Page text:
First cases of gonorrhea resistant to different classes of antibiotics identified in US


Public health officials say they have found two cases of gonorrhea that appear to be less susceptible to any type of antibiotic available to treat them. It is the first time strains of gonorrhea resistant to antibiotics have been identified in the United States.

Increased sexual activity during the pandemic, coupled with fewer people undergoing routine health screenings, has fueled the spread of sexually transmitted diseases around the world.

Those infections, including gonorrhea, are becoming increasingly resistant to the antibiotics available to treat them, a problem that poses a serious threat to public health.

Worldwide, approximately 700,000 people die each year from antibiotic-resistant infections. That number is expected to rise to 10 million deaths per year by 2050 if measures are not taken to stop the spread of drug-resistant organisms.

Experts say it was never a question of when this highly resistant strain of gonorrhea would reach the US, but when.

“The concern is that this particular species is circulating around the world, so it was only a matter of time before it reached the US,” says Dr. Jeffrey Klausner, a clinical professor of public health at Keck University in Southern California. medical school in Los Angeles.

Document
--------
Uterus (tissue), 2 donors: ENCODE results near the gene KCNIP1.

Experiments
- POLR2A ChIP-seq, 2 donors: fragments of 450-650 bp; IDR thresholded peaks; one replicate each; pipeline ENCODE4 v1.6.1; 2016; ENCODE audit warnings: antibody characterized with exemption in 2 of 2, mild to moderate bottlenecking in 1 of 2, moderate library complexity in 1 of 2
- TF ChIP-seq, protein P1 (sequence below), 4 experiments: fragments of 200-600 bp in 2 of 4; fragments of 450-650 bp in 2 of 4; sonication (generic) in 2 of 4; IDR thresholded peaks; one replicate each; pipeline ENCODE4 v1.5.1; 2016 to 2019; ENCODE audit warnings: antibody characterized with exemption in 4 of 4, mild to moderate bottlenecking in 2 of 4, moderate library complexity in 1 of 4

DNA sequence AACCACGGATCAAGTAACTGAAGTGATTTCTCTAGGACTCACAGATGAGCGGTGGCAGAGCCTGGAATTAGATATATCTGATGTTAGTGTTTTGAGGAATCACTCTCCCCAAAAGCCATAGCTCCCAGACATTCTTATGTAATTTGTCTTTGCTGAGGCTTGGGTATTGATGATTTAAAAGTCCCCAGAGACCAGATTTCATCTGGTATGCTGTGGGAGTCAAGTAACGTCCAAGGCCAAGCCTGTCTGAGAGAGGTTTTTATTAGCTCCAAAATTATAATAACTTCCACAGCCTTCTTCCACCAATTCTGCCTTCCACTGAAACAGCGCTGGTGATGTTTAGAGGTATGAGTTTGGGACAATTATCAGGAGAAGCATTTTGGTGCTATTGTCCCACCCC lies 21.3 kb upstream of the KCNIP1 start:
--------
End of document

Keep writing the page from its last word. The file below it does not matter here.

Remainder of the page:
“It reminds us that gonorrhea is becoming increasingly resistant and difficult to treat. We have no new antibiotics. We haven’t had any new antibiotics to treat gonorrhea for years, and we really need a different treatment strategy,” said Klausner, who is part of the CDC’s workgroup on gonorrhea treatment.

Gonorrhea is sexually transmitted and one of the most commonly diagnosed infections in the US. It is caused by the bacteria Nisseria gonorrhoeae, which can infect the mucous membranes in the genitals, rectum, throat and eyes.

People can become infected without having any symptoms. Left untreated, the infection can cause pelvic pain and infertility in women and blindness in newborns.

In addition to reduced susceptibility to ceftriaxone, the Massachusetts-identified strains of gonorrhea also showed reduced susceptibility to cefixime and azithromycin; the strains were resistant to ciprofloxacin, penicillin and tetracycline, according to a clinical alert sent to doctors by the Massachusetts Department of Public Health.

The MDPH says it has not yet found a connection between the two cases.

In 2021, the US Centers for Disease Control and Prevention recommended giving a double dose of the antibiotic ceftriaxone in an attempt to overcome the bacteria’s resistance to this antibiotic, and that seems to have worked in these cases, but that antibiotic is the last rule of defense against this infection, and experts say a new approach is needed.

Klausner hopes to gain FDA approval for a test that would tailor antibiotic treatment to the genetic susceptibility of the specific gonorrhea strain infecting a person. This is called resistance-controlled treatment, and Klausner says it works for HIV, TB, and some other hospital-acquired infections, but it’s never really been tried for gonorrhea.

This form of gonorrhea has previously been observed in Asia-Pacific countries and in the UK, but not in the US. A genetic marker common to these two Massachusetts residents was also previously seen in a Nevada case, though that strain remained sensitive to at least one class of antibiotics.

The first symptoms of gonorrhea are often painful urination, abdominal or pelvic pain, increased vaginal discharge, or bleeding between periods, but according to the CDC, many infections are asymptomatic, making routine screenings important for catching the infection.

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